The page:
Factors influencing adolescent pregnancy and childbirth
A range of social, cultural, biological and service delivery factors contribute
to the high levels of adolescent pregnancy and childbirth:
Declining age of menarche – The age of menarche
has declined, especially in urban areas.
Duration of education and societal demands –
A growing number of adolescent girls are allowed to go for higher education
and marry late as a result. But in rural areas, marriage still occurs
very early for young girls. They are then pushed into early motherhood.
Early initiation of sexual activity is on the increase.
– possibly because of influence of media, cross-cultural influences,
decreased supervision by adults (nuclear families, migration), more
Ignorance – regarding sexuality and reproduction
predisposes married and unmarried adolescents to get pregnant.
Sexual coercion and rape, figures prominently in
the lower socio-economic strata. Pregnancies are not the only result,
but also serious physical and psychological consequences.
Disruption of education also influences adolescent
childbearing as women with little or no education are more likely to
become mothers early.
Socio-economic factors often force young girls into
sexual exploitation and prostitution and compounded by lack of access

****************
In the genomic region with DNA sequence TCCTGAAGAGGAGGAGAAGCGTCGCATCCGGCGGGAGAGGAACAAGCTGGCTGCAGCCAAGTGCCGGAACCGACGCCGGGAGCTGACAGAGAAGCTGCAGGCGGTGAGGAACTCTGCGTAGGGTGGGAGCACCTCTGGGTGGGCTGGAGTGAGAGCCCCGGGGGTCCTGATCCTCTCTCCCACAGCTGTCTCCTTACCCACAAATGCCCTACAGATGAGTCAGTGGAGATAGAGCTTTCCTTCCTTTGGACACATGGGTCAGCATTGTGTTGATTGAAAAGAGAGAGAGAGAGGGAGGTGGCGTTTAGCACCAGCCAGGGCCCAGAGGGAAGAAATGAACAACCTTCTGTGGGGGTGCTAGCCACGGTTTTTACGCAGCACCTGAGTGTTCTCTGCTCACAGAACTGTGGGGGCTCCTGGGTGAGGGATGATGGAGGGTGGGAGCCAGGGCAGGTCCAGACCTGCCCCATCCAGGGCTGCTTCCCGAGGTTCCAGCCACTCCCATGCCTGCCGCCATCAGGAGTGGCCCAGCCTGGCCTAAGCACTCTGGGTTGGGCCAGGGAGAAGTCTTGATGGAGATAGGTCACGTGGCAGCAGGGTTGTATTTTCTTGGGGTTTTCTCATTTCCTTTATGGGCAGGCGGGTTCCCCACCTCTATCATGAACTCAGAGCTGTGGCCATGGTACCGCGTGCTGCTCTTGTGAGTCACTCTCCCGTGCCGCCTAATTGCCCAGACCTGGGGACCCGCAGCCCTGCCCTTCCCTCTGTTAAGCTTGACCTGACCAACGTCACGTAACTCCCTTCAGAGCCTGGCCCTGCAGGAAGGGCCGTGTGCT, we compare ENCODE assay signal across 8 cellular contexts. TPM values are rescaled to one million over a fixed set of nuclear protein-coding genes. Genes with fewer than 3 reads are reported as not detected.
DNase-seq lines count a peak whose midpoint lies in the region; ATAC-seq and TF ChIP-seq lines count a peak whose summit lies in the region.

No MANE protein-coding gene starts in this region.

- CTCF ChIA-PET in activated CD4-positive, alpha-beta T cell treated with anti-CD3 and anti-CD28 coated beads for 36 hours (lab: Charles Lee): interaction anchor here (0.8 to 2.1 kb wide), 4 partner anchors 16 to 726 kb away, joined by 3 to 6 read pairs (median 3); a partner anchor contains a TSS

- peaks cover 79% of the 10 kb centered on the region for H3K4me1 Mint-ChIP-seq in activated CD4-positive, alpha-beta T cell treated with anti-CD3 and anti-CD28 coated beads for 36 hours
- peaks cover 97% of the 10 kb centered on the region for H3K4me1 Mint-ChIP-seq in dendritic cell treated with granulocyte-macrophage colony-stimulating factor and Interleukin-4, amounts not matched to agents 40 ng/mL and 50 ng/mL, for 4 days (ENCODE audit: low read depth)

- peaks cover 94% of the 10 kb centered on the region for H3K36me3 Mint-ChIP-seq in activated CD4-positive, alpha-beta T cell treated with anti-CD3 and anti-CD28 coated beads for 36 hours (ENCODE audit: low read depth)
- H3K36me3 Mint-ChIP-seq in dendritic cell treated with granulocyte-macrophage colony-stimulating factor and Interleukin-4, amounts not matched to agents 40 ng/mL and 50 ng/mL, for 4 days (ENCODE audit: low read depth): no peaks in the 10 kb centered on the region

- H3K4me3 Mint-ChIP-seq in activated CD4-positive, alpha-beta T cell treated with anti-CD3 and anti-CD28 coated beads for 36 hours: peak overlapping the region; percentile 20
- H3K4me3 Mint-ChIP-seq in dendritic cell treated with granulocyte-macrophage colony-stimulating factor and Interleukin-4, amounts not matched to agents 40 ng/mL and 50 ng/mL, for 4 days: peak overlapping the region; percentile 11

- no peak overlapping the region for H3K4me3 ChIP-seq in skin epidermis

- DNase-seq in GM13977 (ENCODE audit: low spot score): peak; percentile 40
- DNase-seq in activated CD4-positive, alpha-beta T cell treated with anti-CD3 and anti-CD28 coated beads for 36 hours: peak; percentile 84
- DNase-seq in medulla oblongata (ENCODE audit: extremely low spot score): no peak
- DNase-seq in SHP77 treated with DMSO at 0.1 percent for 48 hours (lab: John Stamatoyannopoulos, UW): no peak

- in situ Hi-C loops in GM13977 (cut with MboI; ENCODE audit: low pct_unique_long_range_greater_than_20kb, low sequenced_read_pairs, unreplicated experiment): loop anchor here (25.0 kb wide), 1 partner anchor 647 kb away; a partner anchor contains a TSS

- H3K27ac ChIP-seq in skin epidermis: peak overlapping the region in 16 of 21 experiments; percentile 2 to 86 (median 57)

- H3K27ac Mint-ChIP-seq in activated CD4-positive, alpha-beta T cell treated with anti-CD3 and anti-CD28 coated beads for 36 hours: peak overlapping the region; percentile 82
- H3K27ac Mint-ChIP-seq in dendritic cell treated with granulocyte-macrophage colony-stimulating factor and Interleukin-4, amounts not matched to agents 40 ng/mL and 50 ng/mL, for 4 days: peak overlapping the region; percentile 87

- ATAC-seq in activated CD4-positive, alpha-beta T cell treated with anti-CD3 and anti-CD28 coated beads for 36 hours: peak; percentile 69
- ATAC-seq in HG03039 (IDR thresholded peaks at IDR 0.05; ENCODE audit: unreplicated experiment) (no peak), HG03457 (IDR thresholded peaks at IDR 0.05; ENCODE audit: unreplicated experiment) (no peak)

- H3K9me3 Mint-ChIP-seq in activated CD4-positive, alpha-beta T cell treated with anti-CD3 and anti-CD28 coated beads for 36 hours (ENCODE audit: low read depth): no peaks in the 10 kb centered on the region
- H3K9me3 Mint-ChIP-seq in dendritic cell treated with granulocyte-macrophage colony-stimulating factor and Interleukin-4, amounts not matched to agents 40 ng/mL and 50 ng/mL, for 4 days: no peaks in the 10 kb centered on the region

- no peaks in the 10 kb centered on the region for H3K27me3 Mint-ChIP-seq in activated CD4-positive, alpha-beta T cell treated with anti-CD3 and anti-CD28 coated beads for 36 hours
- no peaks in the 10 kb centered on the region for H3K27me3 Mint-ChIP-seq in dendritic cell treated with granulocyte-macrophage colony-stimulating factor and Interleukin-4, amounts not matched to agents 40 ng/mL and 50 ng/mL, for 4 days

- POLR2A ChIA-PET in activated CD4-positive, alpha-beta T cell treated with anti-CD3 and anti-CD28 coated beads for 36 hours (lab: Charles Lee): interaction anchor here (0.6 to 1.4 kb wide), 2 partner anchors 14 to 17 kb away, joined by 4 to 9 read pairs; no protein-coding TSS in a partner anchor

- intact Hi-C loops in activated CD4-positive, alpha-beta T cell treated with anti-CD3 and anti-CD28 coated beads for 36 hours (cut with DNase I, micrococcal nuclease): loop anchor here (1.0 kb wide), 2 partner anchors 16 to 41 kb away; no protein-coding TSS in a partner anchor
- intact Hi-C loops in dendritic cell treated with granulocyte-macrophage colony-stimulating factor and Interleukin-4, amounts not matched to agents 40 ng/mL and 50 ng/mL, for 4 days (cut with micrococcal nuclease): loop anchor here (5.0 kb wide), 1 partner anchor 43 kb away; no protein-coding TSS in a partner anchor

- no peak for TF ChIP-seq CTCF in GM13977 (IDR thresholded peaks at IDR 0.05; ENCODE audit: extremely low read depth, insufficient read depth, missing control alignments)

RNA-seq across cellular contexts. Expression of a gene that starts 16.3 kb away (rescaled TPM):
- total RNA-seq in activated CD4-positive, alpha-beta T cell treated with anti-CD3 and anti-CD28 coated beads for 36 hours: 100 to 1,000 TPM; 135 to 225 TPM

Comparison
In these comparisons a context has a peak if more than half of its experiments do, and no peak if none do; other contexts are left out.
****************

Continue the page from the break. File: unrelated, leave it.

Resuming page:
to contraceptive services and inability to negotiate condom use, the
young girl may soon become pregnant.
Lack of access to information has a significant bearing on early
pregnancy and childbirth. Adventurous nature, poor negotiation skills
and sexual coercion predisposes unmarried girls for sexual activity
and unwanted pregnancy. Adolescent pregnancies tend to be highest in
areas with the lowest contraceptive prevalence. Contraceptive prevalence
has increased mostly among older, married women and not adolescents.
Lack of access to services leads to risky pregnancy and unsafe abortion,
Risks of pregnancy in married and unmarried adolescents
Pregnancy and childbirth carry more risks in adolescents than
in adults because the adolescent girl is not yet mature physically and
emotionally for motherhood. The risks are high throughout the antenatal
period, labour, childbirth and the postpartum period.
Babies born to adolescent mothers have a higher risk of being
of low birth weight. This makes them predisposed to higher morbidity
Risk of poor pregnancy outcome is more common in adolescent
pregnancy than adults.
The highest maternal mortality in adolescents is in those aged
15 years and under.
Pregnancy and the responsibility of child rearing could reduce
the ability of the girl to continue with her education and with exploring
Unwanted pregnancy in unmarried girls may stigmatise them leading
to poor self esteem.
Un-intended pregnancy in both married and unmarried girls may
prompt them to resort to illegal and unsafe abortions. This is more
pronounced in unmarried girls.
Possibility of being taken out of school and social stigma especially
of pregnancies in unmarried girls.